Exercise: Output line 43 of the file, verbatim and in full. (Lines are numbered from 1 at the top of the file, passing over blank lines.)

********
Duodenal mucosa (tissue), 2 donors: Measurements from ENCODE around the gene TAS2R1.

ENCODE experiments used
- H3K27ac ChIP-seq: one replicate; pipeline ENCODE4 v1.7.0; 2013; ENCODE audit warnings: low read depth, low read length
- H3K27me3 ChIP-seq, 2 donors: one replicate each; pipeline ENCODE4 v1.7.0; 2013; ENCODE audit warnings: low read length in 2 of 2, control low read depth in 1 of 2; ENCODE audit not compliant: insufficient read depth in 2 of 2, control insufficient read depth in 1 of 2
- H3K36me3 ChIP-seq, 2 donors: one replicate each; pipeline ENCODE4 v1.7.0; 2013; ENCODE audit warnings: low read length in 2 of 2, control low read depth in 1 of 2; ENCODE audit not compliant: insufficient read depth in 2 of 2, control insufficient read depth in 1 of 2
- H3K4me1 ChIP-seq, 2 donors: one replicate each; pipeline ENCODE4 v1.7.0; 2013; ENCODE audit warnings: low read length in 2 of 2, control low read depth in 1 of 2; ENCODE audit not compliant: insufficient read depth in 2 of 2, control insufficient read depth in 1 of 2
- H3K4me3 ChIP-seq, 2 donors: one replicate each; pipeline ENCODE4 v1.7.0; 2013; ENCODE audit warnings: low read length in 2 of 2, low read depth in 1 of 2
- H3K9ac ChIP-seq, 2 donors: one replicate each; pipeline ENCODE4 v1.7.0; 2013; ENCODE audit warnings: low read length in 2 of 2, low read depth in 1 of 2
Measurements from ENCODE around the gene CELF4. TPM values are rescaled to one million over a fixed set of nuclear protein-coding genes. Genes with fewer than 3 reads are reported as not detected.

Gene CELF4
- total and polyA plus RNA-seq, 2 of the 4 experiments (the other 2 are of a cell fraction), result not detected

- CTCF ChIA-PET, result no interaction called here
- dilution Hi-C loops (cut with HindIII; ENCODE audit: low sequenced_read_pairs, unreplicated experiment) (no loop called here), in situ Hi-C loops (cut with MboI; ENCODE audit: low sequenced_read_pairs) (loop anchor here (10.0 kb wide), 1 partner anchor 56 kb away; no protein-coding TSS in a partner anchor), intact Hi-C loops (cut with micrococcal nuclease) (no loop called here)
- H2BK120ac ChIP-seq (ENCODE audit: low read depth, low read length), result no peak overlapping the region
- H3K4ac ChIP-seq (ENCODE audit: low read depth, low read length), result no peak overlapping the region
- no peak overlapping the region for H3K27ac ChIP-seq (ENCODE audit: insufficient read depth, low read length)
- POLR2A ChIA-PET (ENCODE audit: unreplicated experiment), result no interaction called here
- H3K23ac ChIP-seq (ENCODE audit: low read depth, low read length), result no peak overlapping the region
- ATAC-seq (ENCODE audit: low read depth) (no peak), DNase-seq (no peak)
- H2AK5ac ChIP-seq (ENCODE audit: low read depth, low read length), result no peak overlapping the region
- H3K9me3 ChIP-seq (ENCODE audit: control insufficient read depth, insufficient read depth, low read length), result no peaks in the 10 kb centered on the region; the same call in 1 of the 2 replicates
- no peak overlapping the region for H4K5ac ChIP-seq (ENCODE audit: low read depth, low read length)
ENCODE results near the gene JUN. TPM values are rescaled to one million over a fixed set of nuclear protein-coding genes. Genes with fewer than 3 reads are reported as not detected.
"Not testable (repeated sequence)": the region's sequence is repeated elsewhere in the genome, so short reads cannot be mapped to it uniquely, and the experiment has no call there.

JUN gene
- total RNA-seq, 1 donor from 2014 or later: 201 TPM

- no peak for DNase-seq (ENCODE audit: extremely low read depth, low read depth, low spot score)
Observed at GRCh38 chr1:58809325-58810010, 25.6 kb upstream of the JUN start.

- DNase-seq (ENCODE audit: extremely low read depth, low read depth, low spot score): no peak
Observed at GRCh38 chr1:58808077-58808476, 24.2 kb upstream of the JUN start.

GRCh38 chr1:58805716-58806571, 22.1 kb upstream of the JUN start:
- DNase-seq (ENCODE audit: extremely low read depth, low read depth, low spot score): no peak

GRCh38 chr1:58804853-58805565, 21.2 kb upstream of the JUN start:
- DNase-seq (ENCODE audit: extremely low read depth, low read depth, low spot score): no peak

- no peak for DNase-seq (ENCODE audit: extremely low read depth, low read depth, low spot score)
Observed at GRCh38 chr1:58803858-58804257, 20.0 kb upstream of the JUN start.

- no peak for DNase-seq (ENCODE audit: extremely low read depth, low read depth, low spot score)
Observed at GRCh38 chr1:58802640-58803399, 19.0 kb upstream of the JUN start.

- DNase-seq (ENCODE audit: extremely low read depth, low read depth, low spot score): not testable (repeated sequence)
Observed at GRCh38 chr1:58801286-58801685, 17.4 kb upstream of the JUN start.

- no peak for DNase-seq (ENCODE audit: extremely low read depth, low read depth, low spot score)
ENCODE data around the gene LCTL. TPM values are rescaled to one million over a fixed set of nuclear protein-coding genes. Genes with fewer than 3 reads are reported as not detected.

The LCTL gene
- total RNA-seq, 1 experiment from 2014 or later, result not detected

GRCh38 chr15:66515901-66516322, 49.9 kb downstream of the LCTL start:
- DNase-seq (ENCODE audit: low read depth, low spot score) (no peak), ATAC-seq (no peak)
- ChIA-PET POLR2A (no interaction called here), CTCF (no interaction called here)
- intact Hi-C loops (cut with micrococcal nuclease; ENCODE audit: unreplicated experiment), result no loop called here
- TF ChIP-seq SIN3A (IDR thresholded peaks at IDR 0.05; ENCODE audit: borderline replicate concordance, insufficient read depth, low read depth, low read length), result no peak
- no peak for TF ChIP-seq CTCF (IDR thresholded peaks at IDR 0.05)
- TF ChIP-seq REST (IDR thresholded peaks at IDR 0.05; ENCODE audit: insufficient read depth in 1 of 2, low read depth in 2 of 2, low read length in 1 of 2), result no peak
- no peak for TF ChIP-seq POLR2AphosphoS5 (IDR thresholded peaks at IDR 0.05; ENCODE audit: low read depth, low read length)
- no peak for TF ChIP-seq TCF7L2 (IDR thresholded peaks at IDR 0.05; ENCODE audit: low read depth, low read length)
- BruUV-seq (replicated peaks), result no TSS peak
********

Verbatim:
The LCTL gene